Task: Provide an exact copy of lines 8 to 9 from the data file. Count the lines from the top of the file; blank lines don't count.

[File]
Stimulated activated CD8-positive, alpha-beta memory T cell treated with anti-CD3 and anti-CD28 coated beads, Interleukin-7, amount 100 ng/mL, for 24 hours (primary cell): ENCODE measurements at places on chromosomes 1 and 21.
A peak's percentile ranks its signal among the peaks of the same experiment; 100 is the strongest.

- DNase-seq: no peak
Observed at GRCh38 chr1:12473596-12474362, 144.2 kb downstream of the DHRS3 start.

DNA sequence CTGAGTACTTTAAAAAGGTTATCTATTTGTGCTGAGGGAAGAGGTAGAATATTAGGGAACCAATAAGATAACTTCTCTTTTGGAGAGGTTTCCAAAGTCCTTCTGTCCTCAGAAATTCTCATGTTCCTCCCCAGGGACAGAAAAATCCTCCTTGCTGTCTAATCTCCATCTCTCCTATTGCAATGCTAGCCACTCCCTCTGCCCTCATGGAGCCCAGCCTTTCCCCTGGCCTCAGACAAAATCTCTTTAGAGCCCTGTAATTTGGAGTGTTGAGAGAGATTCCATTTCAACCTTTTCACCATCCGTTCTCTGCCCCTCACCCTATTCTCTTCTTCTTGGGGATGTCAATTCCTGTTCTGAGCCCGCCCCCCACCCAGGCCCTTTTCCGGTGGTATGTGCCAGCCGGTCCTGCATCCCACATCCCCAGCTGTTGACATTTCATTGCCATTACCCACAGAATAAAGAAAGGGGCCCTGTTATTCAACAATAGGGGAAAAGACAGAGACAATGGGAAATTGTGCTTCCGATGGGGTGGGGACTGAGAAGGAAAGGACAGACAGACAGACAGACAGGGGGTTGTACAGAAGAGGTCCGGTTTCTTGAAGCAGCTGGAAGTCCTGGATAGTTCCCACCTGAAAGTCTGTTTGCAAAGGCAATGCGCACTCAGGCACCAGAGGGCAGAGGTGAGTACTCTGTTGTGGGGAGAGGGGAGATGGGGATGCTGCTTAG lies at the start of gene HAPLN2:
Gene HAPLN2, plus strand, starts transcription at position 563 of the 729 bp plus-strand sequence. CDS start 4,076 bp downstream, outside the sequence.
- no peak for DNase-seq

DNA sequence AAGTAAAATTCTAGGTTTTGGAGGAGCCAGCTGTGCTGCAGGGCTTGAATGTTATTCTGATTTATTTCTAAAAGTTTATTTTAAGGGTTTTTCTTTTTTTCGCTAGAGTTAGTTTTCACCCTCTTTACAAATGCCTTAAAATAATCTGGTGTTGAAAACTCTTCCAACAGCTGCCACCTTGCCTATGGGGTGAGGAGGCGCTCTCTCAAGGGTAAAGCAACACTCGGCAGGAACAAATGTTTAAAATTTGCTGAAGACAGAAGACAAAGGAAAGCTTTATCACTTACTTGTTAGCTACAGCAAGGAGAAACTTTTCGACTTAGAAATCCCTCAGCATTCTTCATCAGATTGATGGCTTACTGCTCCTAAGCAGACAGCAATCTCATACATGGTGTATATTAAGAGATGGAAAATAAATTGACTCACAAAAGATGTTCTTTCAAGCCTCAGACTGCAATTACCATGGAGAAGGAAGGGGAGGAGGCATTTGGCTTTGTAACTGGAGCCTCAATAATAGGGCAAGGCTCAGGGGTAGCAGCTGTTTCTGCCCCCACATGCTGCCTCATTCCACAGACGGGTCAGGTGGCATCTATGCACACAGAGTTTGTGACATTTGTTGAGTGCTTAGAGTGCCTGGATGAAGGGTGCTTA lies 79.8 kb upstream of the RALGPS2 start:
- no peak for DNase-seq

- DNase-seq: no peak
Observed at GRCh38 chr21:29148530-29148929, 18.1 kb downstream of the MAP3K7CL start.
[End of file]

DNA sequence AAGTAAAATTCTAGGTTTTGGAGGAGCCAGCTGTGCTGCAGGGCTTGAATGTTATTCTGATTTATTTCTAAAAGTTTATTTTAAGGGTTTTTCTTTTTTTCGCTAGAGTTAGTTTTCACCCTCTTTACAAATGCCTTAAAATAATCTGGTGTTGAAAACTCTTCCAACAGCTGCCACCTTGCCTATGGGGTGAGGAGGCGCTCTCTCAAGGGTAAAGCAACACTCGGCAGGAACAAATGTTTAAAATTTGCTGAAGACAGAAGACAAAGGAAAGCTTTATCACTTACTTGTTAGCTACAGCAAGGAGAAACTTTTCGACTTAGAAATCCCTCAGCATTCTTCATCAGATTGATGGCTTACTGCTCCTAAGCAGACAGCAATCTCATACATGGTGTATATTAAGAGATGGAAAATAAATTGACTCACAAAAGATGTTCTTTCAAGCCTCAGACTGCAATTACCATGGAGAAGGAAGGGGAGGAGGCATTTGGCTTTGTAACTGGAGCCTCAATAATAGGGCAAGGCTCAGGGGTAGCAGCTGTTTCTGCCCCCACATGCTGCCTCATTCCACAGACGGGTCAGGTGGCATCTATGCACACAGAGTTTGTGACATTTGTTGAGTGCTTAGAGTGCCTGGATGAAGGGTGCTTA lies 79.8 kb upstream of the RALGPS2 start:
- no peak for DNase-seq